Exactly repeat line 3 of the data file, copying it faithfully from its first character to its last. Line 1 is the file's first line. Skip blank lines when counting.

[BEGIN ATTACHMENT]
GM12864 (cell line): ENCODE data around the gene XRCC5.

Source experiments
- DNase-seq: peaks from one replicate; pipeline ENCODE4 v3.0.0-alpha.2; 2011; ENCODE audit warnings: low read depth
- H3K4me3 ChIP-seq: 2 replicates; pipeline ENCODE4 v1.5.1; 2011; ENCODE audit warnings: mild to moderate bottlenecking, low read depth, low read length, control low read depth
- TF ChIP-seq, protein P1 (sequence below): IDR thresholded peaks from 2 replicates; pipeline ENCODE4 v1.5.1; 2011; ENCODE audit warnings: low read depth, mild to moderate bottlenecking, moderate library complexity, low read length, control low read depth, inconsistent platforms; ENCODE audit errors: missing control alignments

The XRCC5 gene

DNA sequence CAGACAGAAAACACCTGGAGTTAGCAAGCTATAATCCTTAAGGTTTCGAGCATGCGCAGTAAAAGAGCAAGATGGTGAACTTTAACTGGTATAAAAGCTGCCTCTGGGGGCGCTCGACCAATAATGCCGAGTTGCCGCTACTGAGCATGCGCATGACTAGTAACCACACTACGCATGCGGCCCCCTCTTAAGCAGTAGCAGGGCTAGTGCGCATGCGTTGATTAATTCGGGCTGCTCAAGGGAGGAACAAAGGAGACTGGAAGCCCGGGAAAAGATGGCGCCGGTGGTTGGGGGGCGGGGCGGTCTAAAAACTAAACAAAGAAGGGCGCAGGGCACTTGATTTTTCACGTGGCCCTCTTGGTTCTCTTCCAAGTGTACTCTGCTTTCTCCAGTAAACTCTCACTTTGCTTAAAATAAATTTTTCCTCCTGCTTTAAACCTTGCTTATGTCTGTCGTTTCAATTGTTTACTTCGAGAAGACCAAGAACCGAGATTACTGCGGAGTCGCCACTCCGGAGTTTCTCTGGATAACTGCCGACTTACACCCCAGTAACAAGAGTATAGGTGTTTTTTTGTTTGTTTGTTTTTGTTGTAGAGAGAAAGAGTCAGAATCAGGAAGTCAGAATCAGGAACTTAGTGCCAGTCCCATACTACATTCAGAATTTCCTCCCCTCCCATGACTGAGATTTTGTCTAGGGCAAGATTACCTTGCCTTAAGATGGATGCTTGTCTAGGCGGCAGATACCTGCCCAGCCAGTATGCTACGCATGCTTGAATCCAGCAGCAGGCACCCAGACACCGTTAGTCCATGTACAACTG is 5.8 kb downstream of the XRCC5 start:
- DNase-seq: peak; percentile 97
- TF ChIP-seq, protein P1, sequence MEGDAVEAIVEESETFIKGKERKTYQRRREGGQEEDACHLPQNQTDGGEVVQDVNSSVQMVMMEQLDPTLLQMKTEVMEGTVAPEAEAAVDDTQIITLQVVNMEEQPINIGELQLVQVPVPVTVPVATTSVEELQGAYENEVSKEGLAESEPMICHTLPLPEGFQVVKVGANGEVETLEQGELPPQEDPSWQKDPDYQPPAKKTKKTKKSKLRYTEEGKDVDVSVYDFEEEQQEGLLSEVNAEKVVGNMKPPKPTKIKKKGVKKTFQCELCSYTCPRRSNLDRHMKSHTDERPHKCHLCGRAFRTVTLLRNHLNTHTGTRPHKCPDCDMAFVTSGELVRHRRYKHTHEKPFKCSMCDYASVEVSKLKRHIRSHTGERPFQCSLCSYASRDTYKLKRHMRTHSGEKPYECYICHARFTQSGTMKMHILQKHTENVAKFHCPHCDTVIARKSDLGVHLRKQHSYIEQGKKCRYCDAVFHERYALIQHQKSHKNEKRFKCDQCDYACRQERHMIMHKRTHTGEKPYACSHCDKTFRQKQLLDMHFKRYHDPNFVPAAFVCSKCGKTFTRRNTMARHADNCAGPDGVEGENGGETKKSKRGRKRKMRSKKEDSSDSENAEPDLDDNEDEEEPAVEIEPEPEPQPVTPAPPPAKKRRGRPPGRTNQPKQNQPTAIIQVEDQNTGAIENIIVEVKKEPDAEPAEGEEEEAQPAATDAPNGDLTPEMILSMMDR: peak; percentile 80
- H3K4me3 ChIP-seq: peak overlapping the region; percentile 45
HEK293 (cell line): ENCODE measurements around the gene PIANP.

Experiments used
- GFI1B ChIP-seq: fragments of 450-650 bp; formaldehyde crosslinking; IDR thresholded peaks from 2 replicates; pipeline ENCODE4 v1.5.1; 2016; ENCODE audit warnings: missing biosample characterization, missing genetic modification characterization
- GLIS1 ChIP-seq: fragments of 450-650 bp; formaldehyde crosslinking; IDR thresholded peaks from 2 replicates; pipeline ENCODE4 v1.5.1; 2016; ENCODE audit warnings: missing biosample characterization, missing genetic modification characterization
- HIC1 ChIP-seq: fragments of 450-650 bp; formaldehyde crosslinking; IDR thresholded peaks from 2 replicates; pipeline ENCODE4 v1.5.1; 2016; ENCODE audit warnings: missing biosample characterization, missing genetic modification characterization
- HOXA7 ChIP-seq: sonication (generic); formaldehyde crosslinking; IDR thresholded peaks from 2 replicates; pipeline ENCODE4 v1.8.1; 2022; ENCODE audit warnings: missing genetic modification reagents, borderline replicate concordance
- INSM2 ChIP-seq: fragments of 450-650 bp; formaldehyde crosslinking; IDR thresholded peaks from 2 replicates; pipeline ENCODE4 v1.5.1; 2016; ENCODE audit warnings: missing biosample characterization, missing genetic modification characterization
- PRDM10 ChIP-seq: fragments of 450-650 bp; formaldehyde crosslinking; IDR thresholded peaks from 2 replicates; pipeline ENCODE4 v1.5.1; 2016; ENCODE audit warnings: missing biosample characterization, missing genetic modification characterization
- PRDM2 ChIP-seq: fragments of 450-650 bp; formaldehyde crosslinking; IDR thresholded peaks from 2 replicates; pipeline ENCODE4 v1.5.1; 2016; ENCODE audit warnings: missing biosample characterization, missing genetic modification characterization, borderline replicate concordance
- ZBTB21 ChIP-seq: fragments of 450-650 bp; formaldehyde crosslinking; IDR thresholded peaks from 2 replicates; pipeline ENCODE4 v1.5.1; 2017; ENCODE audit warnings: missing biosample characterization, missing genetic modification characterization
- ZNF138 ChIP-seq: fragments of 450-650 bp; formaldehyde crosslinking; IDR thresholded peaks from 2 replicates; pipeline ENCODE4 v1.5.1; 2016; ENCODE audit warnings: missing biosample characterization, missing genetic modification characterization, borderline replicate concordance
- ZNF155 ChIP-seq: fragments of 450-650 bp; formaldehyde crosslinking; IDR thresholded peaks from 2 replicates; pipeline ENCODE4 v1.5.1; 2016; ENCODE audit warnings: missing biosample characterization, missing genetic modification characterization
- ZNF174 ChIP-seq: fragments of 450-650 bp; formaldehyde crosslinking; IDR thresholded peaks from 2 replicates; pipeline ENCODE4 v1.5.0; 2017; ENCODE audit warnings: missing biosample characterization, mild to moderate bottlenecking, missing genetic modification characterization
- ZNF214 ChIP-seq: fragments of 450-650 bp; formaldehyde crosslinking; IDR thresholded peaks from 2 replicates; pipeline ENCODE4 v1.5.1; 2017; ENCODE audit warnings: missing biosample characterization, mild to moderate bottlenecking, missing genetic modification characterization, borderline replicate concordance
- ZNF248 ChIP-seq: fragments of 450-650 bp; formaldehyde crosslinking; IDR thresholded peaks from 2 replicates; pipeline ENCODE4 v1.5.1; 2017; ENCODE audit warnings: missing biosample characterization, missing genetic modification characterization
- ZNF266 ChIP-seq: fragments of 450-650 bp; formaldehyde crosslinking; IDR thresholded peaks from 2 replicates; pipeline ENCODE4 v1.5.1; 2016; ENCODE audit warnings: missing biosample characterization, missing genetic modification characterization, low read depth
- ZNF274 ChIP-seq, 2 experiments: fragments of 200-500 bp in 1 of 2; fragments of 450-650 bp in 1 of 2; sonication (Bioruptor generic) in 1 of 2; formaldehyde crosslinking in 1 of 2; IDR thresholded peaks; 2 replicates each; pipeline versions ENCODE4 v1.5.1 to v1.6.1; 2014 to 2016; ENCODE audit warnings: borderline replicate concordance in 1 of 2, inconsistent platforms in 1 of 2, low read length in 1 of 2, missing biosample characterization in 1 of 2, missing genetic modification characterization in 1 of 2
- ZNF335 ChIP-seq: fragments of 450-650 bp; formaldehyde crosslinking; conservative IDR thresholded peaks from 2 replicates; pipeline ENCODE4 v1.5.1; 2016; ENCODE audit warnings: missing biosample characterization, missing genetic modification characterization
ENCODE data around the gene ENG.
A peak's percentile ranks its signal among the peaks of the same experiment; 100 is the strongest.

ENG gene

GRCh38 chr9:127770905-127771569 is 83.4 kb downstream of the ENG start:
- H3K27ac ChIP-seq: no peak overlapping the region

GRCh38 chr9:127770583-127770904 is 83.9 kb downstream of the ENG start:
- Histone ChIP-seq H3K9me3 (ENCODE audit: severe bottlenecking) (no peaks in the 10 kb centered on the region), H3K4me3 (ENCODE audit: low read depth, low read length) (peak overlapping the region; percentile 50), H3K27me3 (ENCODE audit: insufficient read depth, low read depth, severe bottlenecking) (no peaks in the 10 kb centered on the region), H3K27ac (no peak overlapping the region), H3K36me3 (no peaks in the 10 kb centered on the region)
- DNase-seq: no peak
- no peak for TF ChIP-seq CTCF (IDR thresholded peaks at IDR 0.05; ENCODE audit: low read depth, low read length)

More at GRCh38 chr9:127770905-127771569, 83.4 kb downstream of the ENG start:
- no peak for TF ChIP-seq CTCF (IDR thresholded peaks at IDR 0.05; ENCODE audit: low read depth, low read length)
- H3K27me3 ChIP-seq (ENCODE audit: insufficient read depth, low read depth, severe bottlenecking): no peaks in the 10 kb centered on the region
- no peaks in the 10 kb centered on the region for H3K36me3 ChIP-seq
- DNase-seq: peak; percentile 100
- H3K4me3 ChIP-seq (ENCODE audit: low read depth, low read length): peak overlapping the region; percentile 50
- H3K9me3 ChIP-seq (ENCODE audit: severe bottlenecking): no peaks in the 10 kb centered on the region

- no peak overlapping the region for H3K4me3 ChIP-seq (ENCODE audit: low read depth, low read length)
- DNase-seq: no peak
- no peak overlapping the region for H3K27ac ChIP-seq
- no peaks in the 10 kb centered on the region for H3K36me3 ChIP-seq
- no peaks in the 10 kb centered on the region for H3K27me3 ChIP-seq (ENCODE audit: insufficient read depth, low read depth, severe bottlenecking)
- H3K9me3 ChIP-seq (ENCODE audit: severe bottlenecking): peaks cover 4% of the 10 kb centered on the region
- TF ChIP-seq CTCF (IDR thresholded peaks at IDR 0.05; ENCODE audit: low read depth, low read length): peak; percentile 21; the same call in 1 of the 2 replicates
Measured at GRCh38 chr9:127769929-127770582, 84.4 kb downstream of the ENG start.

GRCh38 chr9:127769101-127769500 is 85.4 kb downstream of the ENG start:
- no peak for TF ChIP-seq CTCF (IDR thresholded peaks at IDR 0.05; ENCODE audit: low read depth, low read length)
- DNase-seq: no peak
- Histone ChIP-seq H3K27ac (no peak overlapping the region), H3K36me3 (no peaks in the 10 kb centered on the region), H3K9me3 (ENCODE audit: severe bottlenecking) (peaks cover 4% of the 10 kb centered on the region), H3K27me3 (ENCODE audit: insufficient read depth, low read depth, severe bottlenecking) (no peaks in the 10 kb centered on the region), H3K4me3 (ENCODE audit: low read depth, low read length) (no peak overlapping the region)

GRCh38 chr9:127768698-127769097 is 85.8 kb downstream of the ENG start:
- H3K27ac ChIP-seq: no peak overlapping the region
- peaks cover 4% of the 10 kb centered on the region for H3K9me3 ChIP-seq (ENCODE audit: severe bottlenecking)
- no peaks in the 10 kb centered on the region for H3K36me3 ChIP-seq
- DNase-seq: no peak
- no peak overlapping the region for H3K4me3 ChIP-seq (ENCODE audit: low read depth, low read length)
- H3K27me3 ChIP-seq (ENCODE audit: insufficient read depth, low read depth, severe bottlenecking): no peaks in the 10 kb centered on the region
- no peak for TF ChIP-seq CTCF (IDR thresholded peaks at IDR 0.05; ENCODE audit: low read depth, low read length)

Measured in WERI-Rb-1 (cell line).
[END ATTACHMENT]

- DNase-seq: peaks from one replicate; pipeline ENCODE4 v3.0.0-alpha.2; 2011; ENCODE audit warnings: low read depth